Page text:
2. "If I have to pay you not to dump toxic waste behind my house (but not on my property), it makes no sense at all to say that voluntary action has "solved" the externality."

    If the toxic waste behind your house (not on your property) would have harmed you or your property, then you could sue in a society based on property rights, and obtain compensation yourself (and a cease-and-desist, likely). If not, THERE WAS NO EXTERNALITY. Just someone near you doing things you don't like. Do we really need to "solve" the "externality" in that case? I don't like people wearing sweatpants around - I find that gross. I suppose I could pay them not to... but I wouldn't have "solved the externality"...

    1. Right but the whole point is that's not a market solution - that's an interventionist solution.

      The only difference between the case you describe and the case of, say, the externalities of climate change is that a group of human beings decided on the standing question in the case you describe and have not decided either way on the standing question in the case of climate change. That's the only difference.

      re: "I don't like people wearing sweatpants around - I find that gross. I suppose I could pay them not to... but I wouldn't have "solved the externality"..."

      Right but we as a society have made a ruling on the standing of your distaste for sweatpants. There is an externality in this case, paying them would not solve it, and nobody cares one way or other because we don't think you have standing.

      We're not obligated to care about externalities, after all.

  3. You could think about this in several ways, though I think you first need to define the problem a bit more clearly.

    Who owns the land behind your house? If you build your house in front of a landfill, complaining that "it should not have been dumped in the first place" seems kind of silly, since the purpose of the land is to dump things. If the stuff they choose to dump is worse than you expected, I don't think you have the moral high-ground in that case, either. You gambled on the value of the property, and lost.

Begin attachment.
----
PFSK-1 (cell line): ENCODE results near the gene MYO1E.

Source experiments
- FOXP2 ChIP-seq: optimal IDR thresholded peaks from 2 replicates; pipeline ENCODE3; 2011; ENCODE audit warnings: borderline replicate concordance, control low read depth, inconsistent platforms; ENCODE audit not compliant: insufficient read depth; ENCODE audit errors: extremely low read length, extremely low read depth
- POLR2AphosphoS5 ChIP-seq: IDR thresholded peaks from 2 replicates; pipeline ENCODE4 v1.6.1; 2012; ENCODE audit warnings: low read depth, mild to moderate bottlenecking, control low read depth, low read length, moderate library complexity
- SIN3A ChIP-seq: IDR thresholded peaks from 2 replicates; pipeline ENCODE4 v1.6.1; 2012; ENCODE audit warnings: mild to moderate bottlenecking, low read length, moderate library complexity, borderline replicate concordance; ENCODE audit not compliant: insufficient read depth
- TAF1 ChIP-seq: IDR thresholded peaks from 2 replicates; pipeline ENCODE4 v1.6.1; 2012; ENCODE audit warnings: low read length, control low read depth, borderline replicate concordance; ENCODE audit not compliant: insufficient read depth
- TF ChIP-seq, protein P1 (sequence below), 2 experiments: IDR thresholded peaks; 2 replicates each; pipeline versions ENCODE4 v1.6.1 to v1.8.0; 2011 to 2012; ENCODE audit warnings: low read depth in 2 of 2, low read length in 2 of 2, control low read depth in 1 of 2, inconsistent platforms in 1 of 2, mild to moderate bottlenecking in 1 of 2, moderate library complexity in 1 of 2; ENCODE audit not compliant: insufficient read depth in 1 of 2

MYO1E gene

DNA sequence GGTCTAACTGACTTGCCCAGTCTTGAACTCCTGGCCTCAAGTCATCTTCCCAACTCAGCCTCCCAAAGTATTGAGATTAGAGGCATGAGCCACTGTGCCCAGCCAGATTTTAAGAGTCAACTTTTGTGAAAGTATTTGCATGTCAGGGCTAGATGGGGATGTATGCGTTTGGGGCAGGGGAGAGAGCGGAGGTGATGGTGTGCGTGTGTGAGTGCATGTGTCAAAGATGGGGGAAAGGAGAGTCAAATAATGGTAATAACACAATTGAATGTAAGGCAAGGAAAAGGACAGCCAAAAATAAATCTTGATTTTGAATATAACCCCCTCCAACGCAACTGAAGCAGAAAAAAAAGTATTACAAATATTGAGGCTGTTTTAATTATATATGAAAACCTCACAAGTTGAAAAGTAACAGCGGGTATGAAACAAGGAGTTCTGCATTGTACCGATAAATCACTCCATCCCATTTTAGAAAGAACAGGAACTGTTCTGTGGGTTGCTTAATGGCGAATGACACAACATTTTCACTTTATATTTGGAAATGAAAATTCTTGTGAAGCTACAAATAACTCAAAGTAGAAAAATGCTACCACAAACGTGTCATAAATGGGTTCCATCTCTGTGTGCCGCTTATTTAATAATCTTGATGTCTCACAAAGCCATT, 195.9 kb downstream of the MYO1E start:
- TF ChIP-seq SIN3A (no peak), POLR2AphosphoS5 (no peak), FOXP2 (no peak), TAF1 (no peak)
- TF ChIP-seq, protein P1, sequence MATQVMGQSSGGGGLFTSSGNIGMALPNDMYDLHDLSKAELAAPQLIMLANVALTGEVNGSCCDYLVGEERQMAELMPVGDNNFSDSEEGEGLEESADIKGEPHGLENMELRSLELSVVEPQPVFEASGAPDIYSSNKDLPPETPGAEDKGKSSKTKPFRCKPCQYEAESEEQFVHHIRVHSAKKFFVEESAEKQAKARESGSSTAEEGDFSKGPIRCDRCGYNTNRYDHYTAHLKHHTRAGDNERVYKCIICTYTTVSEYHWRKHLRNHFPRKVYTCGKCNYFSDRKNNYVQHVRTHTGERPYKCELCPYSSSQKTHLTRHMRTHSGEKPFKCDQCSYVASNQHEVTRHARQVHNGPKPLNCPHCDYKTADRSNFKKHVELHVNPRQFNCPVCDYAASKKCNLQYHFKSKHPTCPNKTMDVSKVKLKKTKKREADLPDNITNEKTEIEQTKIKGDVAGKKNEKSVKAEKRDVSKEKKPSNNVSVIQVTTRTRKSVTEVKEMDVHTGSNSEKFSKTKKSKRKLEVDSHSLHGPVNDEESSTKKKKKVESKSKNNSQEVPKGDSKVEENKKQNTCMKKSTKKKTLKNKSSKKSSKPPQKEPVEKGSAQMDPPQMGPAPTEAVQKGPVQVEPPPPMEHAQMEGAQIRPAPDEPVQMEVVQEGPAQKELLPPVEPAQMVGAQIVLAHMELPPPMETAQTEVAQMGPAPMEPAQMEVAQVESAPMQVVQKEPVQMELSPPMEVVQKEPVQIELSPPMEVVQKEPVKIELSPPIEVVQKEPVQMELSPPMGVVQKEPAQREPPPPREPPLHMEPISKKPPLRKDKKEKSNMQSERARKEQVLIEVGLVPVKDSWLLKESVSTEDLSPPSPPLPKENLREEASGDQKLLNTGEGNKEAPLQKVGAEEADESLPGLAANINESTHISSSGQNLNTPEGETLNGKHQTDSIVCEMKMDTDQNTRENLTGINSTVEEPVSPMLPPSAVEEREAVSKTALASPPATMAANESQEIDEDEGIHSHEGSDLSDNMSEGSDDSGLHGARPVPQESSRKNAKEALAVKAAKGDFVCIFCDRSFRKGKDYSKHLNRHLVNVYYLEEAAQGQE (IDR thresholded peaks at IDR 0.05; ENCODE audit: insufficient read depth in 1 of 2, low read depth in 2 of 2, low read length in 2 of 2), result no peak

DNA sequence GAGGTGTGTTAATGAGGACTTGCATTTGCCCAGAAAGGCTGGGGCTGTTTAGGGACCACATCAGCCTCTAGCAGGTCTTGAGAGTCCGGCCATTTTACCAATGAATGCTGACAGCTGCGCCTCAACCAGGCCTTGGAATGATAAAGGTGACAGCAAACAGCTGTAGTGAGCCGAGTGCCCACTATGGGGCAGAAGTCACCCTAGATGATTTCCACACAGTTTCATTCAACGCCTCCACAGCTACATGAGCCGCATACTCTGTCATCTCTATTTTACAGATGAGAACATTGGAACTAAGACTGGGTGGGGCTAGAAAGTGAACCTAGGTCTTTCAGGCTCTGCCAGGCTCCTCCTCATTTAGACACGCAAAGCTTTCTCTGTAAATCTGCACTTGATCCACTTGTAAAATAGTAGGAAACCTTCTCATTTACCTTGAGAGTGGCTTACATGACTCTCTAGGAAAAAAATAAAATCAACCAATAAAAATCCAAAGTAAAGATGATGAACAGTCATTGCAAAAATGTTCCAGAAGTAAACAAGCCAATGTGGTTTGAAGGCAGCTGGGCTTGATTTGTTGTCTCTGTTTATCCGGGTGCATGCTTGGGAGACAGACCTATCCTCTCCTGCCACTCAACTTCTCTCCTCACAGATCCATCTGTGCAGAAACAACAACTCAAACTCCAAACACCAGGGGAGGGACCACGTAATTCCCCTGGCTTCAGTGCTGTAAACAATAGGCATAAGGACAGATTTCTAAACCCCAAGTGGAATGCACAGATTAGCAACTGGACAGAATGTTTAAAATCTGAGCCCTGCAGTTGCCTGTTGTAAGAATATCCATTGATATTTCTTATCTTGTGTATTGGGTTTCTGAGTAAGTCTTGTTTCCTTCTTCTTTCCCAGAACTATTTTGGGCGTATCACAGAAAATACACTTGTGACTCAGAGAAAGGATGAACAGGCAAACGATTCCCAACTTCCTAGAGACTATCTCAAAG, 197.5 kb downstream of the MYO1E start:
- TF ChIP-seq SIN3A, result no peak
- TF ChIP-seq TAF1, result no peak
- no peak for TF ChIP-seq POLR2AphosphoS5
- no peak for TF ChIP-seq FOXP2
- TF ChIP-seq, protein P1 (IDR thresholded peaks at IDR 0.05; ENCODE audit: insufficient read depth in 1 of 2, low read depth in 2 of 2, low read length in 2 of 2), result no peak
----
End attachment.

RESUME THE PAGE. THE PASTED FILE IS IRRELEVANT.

If your neighbor owns the land, I think we're just in the normal property rights dispute place. Like with Coase's railway-sparks causing a fire on the farm, there is a reciprocity of harm. Your living in that house imposes a cost on your neighbor that he would not have borne had you lived elsewhere. If your neighbor had been dumping there with no problem for a long time and you decided you wanted to live there, then we would see the situation differently. Just as your neighbor could opportunistically threaten to dump in order to extort you, so could you opportunistically buy a piece of property near where he dumps and extort him.

    Property rights are never unconditional, they are always circumscribed. The Coasian question is where you assign these rights so that transaction costs are minimized. You're wrong to say that you "own your land," you own a bundle of rights associated with that land. If you purchased the land with the belief that there was to be no toxic waste behind your house, most judges will grant you the right to prevent your neighbor from dumping, because you having that right minimizes social cost. It's why I can't buy a thin area of land around houses with a great view, and build up walls blocking the view to extort the owners of the house. Giving the right to the person with a view minimizes social costs.

    The rules of morality in this case map pretty well onto the property right constellations that minimize social cost. Of course, your point about standing is still interesting. What if you're dumping in a place that I consider my ancestral home. I build a house there, you claim I am an opportunist, and I claim that my rights to the land extend further back than yours. It's up to the court to systematize what grounds for standing are legitimate and those that are not, and these things will vary depending on the things that particular cultures believe give legitimacy.

    I'm not sure whether I'm agreeing or disagreeing with you, reading your post again. I think I'm agreeing with the last part of your post, while disagreeing with your "it should not have happened in the first place"-- that claim is historically and culturally contingent. But claims like this *do* decide whether people believe that property arrangements are legitimate, or not.